Lords reform: Now it's handbags
Thanks to the High Court and the cameras we now know how footballers talk to each other on the pitch - it consists largely of four letter words which occasionally have "-ing" or "-head" attached to them. Now, thanks to MPs' gossip, we have a glimpse of how the prime minister speaks to his party rebels.
Last night David Cameron was very angry indeed with Jesse Norman - once seen as a Tory rising star and now as one of the ringleaders of the Lords reform rebels.
When the two met the conversation was, I'm told, heated, involved some prime ministerial finger pointing but not, apparently, shouting. The cause of the prime minister's fury was an email Norman had sent to fellow Tory MPs which began:
We have the chance at 10pm tonight to help the PM by voting against this Bill."
Having claimed to be helping the PM the letter went on to urge Tory MPs to defy him.
"One single decisive action now will kill this Bill outright. It will be a vital blow for the authority and strength of the back benches. Then we will have the recess, and a chance to reset the compass and allow our government to govern this country again.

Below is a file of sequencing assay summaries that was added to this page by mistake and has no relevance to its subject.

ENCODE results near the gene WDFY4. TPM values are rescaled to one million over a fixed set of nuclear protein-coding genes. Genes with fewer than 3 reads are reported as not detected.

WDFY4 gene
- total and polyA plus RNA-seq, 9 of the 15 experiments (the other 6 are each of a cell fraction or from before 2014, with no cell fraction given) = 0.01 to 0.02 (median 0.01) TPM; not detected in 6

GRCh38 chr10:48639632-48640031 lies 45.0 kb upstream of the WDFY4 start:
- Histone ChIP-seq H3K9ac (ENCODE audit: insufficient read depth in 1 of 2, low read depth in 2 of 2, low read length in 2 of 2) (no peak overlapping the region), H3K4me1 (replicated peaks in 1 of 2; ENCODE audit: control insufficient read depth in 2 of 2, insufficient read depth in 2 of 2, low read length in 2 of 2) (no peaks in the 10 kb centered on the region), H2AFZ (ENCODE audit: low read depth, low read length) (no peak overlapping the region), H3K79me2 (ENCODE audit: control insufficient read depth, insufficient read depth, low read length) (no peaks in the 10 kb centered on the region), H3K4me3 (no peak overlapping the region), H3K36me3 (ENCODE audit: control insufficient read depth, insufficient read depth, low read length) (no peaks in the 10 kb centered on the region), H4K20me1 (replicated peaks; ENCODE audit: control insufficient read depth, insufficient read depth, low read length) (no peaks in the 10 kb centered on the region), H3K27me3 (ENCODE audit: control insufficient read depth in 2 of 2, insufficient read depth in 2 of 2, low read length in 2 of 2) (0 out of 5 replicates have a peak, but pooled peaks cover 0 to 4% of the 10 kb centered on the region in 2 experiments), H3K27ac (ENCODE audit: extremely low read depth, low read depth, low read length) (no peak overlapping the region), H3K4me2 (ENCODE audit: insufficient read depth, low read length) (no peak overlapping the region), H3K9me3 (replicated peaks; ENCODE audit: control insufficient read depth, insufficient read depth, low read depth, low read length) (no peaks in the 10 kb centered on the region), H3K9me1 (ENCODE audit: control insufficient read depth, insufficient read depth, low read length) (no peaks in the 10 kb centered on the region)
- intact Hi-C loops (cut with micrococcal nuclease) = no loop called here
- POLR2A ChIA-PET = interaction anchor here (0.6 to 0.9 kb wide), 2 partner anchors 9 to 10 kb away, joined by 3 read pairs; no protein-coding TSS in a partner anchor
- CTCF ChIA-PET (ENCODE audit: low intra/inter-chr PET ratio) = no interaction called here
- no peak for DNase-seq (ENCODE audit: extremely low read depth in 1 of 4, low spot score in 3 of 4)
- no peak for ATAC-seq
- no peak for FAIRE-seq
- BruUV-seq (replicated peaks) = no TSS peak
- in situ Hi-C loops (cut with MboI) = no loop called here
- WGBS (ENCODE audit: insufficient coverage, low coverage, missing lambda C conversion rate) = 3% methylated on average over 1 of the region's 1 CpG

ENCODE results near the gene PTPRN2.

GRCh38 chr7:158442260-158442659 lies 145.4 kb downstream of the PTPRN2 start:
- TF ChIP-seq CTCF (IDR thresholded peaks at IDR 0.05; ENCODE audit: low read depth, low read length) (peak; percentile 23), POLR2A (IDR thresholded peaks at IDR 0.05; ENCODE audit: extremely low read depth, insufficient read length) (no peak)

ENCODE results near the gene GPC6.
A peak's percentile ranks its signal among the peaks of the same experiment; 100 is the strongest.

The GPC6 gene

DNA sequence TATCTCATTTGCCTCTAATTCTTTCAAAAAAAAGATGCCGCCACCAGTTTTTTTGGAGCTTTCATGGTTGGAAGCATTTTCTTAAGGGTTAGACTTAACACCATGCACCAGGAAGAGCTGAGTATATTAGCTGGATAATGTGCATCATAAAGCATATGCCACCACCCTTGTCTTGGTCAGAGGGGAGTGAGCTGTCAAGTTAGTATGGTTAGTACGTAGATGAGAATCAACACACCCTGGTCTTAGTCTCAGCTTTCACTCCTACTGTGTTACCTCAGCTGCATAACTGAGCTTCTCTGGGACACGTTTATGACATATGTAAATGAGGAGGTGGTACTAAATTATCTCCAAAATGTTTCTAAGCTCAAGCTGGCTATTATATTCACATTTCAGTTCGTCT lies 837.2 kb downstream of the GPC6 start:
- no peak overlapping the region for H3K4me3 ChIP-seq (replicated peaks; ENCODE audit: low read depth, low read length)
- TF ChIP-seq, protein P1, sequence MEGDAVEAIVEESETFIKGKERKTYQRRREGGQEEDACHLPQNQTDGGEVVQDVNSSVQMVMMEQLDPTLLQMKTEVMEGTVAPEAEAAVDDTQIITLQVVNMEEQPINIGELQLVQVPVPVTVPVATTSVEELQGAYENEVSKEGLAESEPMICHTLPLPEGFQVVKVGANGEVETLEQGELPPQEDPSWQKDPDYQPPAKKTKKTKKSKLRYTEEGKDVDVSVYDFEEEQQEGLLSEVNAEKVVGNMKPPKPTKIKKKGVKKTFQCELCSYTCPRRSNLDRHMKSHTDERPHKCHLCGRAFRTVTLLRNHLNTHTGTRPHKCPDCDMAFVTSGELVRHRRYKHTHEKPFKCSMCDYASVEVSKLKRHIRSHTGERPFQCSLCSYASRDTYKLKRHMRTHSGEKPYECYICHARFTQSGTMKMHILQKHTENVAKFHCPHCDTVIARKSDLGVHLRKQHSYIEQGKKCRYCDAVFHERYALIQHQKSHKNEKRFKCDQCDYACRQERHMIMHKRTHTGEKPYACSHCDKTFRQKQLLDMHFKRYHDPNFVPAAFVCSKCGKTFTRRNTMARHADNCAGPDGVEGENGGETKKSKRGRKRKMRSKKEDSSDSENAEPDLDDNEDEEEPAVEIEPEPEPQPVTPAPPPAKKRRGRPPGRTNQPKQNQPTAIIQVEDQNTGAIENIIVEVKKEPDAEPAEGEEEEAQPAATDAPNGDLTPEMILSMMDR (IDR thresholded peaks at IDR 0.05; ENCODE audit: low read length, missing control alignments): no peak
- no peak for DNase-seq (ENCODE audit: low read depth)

Please join me, and dozens of your colleagues, by voting AGAINST this Bill tonight.
The reason this case of parliamentary "handbags" matters is that Norman was just the sort of MP David Cameron would have expected to promote at his next reshuffle.
Now the PM finds himself caught between rebel Tory MPs - around 100 of them - and the Lib Dems who are making increasingly overt threats of "consequences" (see my last post) if he fails to confront them.
This morning Simon Hughes made explicit the thus far implied threat that if his party don't get Lords reform they will vote against the boundary changes which offer the Tories the prospect of a dozen or more MPs at the next election.
Mr Cameron will be pointing out to Nick Clegg that the coalition agreement does not, in fact, link Lords reform and boundaries. He will, no doubt, do so in a calm and cool manner.
...all we need now is for the cameras and microphones which have shed a light on behaviour on the football pitch to be moved into the Commons tea rooms and the prime minister's study.
Update 10am: In case I wasn't clear enough... David Cameron's anger with Jesse Norrman was because he was claiming to help the prime minister when, in fact, he was doing him real damage. An ally of the PM's tells me there was absolutely no chance of him being promoted in the reshuffle before and now...